And all my guardrails/checks-and-balances were important because they were a reminder to myself to slow down and pay attention.

And they were a reminder to let myself enjoy things, to appreciate how good things could be. Because I felt safe, seen, respected, loved, appreciated. Because things were easy. Because I could be vulnerable. Because things matched.

So I married that one.*

I hope that helps.

Let’s do this again sometime!

 

 

*I realize this makes it sound like we got hitched on the third date. No. We got married about 4 years after we met, though I knew that it was likely/probable within a few months of meeting.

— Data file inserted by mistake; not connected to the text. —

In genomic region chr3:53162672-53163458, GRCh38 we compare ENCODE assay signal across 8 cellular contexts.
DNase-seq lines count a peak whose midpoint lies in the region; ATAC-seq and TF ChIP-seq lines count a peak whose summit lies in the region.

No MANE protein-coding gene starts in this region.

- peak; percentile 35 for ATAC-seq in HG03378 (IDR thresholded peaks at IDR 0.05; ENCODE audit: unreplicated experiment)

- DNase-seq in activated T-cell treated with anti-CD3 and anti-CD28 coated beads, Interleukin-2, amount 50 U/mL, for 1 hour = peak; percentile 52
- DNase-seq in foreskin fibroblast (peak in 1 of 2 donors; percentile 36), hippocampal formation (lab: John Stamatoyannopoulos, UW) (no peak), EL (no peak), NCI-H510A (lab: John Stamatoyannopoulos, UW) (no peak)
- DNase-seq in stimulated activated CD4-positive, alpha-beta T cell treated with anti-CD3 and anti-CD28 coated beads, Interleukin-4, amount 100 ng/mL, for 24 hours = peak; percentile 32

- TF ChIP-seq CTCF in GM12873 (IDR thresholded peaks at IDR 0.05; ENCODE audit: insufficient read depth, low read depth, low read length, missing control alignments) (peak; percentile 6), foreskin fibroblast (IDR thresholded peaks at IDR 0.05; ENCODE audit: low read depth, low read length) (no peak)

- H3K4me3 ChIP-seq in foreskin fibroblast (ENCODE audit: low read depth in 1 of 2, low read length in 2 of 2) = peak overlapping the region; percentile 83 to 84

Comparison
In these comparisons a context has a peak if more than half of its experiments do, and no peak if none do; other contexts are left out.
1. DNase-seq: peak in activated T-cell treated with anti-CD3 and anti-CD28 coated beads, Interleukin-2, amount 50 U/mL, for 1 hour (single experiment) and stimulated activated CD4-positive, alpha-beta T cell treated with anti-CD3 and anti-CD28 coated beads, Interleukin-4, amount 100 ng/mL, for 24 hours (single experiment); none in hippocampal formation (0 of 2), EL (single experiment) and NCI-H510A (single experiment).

P.S. I wrote some stuff about compatibility around living space/household stuff that fits in with the whole red flags/dating someone new/is this for me? discussion here (#7).

Hi Captain!

I live in a largish city and participate in fairly distinct professional and hobbyist circles. Every so often – maybe once a month or so – I meet a new person in one of them, who will swear up and down that they have seen me before, or that they have met me before, or that they know me from somewhere. But I’m pretty sure that they haven’t met me! I have a good memory for faces, and I’m quite sure that I have never met this person in my life. I know I’m not infallible, but I’m really, really sure.

It’s kind of weird and I’ve started using it as a way of knowing when I need a haircut – if I maintain my usual style well, it’s a little more distinctive.